It occurred to me as I watched a dear friend say a final good-bye to a beloved son that good-byes are rarely “good” and often deeply painful. The etymology of this common form of farewell comes from godbwye (1570s), itself a contraction of God be with ye traced back to the late 14th century. The French adieu has a similar origin from the phrase a dieu vous commant translated I commend you to God. And if we had kept the original meaning in current parlance, maybe it would feel both “good” and “Godly” when a good-bye is heard.
But such is not always the case. Many good-byes feel like good riddance with good luck thrown in for good measure. The most painful good-byes in my life have been abrupt, unexpected, and have come from the lips of those I had most trusted. I’m sure I am not alone in considering these good-byes as unfair and unwarranted.
What would it take to consider all those moments of abandonment by those we love as “good” or “Godly”. “Good” is probably the hardest concept to conjure up. But sometimes we are blessed with new wisdom down the road that changes our perception and allows us to see the “good” in those farewells and we find ourselves down on our knees saying a thousand thank yous. “Godly” is a bit easier. Since I readily admit that I don’t know what is best for me and that a power greater than myself does, I can trust that the acceptance of a painful good-bye will eventually be mine regardless of how many tears have been shed. I can trust in the promise that God will not send me off on any path, even the ones that I myself have mis-chosen, that is outside His realm of care. Not that these good thoughts don’t occasionally disappear in moments of regret and self-pity.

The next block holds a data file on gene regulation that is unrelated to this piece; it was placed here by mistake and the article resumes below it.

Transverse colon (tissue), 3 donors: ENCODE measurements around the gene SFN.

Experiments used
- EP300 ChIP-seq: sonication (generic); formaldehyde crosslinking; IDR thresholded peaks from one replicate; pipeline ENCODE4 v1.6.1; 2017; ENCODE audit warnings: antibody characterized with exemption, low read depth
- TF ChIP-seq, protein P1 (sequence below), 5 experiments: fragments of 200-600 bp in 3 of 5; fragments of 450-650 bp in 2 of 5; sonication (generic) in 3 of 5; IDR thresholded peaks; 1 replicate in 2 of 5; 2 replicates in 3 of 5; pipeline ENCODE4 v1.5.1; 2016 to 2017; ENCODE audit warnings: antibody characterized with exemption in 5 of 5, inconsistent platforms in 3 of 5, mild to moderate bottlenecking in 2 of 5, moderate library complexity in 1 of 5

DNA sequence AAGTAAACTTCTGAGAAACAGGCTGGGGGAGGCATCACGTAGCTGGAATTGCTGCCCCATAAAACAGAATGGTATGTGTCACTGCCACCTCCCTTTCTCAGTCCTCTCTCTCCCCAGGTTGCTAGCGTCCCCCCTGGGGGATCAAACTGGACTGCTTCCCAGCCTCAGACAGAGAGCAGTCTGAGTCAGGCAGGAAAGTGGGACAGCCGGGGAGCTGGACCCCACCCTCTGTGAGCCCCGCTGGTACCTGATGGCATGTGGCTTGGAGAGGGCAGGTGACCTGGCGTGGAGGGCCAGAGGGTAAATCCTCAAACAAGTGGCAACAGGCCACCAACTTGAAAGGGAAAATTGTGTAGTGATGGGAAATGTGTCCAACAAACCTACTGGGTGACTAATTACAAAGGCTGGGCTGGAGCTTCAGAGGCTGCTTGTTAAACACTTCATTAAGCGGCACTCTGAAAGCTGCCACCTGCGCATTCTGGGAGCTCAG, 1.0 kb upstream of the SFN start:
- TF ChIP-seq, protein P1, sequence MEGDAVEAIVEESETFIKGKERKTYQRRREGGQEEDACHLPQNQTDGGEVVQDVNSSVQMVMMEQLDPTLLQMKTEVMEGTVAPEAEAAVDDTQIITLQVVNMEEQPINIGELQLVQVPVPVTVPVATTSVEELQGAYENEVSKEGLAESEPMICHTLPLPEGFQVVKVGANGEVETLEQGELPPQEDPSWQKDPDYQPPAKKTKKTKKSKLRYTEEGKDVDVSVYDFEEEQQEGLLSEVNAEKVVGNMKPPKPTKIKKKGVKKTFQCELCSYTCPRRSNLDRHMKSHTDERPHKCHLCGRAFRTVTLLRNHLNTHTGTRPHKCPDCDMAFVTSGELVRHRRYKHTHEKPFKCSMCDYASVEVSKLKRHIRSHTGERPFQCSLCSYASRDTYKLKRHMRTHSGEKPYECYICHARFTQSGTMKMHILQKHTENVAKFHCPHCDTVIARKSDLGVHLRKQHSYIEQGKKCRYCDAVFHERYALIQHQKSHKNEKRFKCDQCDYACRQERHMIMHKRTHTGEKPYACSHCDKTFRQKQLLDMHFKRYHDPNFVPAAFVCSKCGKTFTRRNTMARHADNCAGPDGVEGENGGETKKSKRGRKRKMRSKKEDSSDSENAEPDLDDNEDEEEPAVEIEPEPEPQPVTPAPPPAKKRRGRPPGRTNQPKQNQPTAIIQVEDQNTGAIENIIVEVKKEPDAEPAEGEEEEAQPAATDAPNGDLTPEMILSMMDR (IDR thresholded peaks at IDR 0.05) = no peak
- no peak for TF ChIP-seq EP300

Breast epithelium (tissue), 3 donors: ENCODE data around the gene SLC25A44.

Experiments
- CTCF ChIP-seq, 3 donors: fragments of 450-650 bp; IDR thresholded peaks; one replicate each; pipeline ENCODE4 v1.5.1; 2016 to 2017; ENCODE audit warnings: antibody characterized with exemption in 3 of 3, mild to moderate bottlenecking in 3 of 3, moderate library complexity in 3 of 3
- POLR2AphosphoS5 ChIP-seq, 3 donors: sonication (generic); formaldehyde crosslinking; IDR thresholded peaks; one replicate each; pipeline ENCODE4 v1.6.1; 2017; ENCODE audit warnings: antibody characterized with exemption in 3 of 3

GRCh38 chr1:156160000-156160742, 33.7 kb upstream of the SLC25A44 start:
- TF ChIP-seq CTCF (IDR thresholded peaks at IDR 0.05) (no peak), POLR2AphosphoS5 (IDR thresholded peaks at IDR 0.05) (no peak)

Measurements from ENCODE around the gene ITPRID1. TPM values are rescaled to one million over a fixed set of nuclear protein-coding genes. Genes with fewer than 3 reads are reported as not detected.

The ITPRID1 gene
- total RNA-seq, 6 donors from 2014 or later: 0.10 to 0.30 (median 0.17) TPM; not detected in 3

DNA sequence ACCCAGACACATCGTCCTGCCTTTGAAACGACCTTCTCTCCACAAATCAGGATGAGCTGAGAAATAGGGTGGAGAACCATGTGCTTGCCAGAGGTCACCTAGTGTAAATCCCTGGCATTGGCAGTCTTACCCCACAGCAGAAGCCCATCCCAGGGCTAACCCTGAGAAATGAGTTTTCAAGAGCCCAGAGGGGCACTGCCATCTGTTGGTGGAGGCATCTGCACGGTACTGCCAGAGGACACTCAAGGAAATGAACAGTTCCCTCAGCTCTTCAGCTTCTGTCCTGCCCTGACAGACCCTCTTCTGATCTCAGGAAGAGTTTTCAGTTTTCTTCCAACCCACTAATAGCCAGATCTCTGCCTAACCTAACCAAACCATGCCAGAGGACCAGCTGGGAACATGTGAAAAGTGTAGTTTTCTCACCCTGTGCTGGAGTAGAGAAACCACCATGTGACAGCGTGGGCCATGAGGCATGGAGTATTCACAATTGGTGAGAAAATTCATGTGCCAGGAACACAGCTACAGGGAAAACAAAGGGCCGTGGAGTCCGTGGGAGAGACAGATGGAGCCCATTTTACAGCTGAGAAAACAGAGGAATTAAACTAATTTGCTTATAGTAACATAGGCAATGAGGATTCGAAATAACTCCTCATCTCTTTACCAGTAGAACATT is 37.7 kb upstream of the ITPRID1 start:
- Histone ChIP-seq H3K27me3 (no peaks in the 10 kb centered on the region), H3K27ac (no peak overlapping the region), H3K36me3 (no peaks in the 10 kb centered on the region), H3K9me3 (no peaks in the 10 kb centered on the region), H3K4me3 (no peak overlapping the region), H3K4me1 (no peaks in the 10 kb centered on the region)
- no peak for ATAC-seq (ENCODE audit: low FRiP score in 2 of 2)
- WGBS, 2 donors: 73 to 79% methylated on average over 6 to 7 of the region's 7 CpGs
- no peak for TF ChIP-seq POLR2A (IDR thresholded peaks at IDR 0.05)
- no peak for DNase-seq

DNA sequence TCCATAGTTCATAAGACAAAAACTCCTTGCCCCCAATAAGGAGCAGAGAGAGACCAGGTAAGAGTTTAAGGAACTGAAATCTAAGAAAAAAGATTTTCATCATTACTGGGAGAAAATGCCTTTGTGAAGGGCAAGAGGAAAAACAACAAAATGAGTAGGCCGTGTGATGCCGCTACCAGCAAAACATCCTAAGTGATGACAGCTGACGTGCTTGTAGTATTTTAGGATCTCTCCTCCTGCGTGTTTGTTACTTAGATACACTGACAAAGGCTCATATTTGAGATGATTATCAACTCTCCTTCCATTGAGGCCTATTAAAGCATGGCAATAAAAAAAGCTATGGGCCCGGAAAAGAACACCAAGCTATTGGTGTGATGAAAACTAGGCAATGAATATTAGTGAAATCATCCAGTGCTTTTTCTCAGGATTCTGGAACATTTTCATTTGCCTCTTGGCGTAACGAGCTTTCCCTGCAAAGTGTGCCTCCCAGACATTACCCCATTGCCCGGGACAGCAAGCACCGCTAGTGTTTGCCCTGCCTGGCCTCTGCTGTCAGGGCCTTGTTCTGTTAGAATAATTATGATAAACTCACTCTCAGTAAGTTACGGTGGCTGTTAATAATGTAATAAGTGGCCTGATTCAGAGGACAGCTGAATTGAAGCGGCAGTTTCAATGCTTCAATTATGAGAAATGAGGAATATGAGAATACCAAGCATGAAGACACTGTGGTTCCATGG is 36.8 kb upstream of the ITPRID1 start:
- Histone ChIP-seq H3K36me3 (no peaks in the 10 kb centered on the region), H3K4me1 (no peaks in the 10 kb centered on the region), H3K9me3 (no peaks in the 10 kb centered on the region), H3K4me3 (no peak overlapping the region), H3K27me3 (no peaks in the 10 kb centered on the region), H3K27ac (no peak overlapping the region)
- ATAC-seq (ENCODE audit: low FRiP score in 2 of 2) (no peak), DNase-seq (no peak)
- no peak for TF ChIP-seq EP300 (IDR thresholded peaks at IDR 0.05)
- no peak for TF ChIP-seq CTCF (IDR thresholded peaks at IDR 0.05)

Hello’s sometimes seem equally misnamed, at least those that have led us into relationships that have brought more misery than happiness. Those hello’s that slip out in a moment of infatuation or greed or inattention. That probably should have been a “hell-no” instead.
I realize, of course, that we attach our own meaning to these greetings as life is lived, as battles are won and lost, as we mature or hang on to childish notions. To see a hello or good-bye unadulterated by life’s traumas, we only have to turn to our grandchildren, especially in their toddler years. When their eyes fill with delight at our coming and with tears at our departure, when they hurl their little bodies across the room to grab our knees in greeting or to try to keep us from leaving, when kisses are blown with pudgy little hands or slobbery kisses wet our cheeks, we know in our souls that there is no hell in hello and that good-byes are made up of a zillion chunks of pure love.
My mid-year resolution is to learn to say hell-no when I need to and to try to find “good” in every good-bye I’ve ever been blessed to hear.